Category: essay


The younger generations today may not be familiar with the Vietnam War’s infamous My Lai Massacre. On March 16, 1968, a company of American soldiers went on a rampage, killing hundreds of Vietnamese civilians, including women and children, committing other heinous crimes along the way, including rape and the mutilation of bodies.

I find myself thinking about My Lai during these troubled times of racist violence perpetrated by the police upon our citizens. Because at My Lai an American helicopter pilot, Warrant Officer Hugh Thompson Jr., saw what was happening and did what he could to stop it—including telling his crew to open fire on their fellow soldiers if those soldiers fired upon the women, children, and old men that Thompson was trying to evacuate. Thompson and his crew were awarded various medals for their heroism.

The story of Hugh Thompson Jr. should be required reading for police officers. If we are to stem the tide of murders committed by the cops, we need other cops to follow in Thompson’s footsteps. We need cops who will put themselves between citizens and the guns of other cops when they recognize a cop has lost control. And, really, how good a cop are you if you stand by while a fellow cop does bad things and you don’t try to stop it?

 

 

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Animals in Cheap Suits

That’s what humans are. Only a thinly woven layer of civilization covers millions of years of selfish animal urges. We wear that civilization like an ill-fitting rental tux, our primitive reptile brains always lurking and ready to burst out. Werewolves, Jekyll and Hyde, Bruce Banner and the Hulk—through such stories we recognize this on some level, but we are still loathe to admit it openly.

Why? people ask at every new atrocity, like this morning’s shooting in Florida. The answer is simple: because that’s what humans do. That’s bleak and pessimistic, some would say. Pragmatic and realistic, I would reply. But to acknowledge our darker selves is not to deny our better angels. Volunteers lined up to donate blood in the wake of the shooting, so many that some had to be turned away.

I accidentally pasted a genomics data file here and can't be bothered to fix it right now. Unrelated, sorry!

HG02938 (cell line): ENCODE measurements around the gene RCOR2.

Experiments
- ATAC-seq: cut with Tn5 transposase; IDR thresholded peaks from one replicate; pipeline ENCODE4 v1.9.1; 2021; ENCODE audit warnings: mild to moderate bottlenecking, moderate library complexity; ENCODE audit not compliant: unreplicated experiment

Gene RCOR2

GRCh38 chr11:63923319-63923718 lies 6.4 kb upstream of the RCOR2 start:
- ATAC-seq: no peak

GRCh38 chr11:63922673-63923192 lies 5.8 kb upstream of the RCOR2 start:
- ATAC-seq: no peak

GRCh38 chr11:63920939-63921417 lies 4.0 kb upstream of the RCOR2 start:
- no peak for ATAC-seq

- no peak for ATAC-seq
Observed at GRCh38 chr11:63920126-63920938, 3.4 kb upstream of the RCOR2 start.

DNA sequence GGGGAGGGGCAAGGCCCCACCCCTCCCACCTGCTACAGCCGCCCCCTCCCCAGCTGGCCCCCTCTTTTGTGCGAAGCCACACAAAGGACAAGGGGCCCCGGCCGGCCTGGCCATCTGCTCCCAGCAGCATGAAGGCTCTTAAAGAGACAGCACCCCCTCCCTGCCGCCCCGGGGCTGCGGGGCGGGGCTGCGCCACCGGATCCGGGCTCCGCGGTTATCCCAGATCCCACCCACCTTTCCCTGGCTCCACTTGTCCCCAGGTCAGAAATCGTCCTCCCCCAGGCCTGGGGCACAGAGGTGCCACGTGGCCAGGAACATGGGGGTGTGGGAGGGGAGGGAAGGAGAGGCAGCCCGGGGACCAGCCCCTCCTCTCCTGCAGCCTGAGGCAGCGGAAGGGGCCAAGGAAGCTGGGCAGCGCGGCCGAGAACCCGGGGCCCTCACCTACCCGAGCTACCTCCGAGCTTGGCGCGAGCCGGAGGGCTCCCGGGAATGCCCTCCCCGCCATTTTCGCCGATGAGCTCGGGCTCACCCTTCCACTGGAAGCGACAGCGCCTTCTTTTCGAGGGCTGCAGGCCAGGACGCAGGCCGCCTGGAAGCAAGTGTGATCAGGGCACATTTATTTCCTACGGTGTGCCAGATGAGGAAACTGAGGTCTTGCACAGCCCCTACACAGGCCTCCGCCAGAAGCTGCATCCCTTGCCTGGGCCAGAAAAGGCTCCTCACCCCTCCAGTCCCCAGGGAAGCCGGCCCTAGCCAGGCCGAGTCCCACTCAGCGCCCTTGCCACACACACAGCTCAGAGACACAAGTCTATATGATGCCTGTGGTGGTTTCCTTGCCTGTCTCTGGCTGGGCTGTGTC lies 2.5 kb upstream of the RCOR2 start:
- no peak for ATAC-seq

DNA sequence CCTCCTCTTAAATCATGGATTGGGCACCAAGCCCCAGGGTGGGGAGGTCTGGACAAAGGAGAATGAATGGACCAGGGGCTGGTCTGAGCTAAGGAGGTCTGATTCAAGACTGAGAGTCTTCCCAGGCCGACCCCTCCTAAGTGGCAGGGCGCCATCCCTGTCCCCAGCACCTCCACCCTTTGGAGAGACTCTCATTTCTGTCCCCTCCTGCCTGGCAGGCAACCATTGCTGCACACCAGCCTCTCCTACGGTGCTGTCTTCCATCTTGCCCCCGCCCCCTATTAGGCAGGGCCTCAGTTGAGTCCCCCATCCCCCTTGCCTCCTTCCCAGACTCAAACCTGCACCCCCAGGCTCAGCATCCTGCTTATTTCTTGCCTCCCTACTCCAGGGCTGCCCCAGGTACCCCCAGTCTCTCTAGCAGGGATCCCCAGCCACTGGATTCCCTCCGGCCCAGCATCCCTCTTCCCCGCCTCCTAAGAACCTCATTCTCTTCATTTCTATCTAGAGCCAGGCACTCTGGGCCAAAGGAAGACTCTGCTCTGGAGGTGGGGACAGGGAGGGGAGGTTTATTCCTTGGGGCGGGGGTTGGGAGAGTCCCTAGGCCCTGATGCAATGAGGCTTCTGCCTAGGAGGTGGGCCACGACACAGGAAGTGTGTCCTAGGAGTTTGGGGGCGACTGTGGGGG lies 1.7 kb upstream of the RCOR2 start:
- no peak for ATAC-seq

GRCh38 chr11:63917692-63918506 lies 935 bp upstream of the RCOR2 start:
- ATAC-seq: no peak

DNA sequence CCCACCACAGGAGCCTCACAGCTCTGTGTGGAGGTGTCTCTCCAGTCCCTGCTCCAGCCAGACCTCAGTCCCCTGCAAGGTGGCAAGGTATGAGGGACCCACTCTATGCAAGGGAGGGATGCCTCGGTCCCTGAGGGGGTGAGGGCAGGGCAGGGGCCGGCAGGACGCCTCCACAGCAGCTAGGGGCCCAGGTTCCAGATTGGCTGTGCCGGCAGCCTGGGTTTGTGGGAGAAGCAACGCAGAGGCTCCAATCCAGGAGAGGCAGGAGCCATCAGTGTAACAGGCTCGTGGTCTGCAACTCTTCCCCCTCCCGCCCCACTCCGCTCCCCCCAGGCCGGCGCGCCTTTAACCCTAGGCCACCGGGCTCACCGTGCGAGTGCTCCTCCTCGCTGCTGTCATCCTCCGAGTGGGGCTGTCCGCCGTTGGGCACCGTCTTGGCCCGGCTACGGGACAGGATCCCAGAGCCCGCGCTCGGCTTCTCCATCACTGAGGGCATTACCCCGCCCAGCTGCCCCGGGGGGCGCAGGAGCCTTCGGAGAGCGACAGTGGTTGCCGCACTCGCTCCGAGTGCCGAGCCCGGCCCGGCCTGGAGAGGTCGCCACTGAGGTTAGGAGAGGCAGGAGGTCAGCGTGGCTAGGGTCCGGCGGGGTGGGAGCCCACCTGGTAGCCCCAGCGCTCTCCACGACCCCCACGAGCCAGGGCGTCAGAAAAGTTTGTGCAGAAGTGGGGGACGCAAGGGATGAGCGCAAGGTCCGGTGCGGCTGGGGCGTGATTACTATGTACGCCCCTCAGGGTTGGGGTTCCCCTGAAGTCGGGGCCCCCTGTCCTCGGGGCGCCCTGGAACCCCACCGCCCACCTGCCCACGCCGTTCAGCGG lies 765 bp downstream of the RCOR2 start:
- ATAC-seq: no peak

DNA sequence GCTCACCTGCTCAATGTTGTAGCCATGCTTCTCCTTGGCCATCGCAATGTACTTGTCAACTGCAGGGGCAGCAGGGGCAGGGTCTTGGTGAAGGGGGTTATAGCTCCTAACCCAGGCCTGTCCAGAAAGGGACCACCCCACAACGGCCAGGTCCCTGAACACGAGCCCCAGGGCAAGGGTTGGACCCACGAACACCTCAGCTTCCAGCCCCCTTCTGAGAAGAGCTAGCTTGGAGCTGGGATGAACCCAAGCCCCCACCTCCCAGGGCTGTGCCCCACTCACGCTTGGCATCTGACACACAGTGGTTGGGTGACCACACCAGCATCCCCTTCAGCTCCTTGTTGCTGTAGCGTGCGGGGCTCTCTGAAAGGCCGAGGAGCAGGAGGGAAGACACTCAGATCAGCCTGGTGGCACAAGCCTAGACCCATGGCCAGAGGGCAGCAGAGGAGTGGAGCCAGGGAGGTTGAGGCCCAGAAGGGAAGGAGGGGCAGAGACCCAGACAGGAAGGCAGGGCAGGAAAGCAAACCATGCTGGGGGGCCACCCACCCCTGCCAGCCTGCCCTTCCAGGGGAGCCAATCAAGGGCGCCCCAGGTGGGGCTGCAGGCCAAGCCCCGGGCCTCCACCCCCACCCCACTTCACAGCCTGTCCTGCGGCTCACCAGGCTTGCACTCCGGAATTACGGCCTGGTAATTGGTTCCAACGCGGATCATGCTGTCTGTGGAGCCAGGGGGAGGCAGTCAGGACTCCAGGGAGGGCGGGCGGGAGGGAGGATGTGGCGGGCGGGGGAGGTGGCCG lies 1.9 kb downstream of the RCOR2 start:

“You are at your very best when things are worst,” the visiting extraterrestrial of Starman says of humans. It’s a moving line in an Oscar-nominated performance by Jeff Bridges, but the sad truth underlying it is that those worst things have often come from our hands to begin with, as happened at closing time in Orlando’s Pulse nightclub. The Starman could have said, “Some of you are at your best when others are at their worst.”

As eager as we are, through our tribal nature, to delineate those not of our tribe, those who are somehow other and therefore not deserving of our mercy or compassion, the surreal juxtaposition is that throughout the whole of human history and back into our hazy prehistoric past, there has been one human characteristic that crosses all boundaries of race and culture: our capacity for committing violence upon one another for all reasons great and small, from the significant to the nonexistent.

Will we ever rise above this? If a Starman visited us, but did not take human form, would we look out across the sea of human faces around the globe and finally see them all as if simply looking in a mirror? Would we then rise above the tribalism among ourselves—only to unleash it on those extraterrestrials so much more other than our fellow humans have ever been?

How many more millennia of civilization do we need to accumulate until our beasts within are as dead and buried as fossils, to be studied as inanimate relics instead of bloody reality? Or will we continue to stoke those inner flames of hate for all time, always finding some other rationalization, some new justification, to do to others what we would not want done to ourselves?

On days like today, it’s hard to find good answers.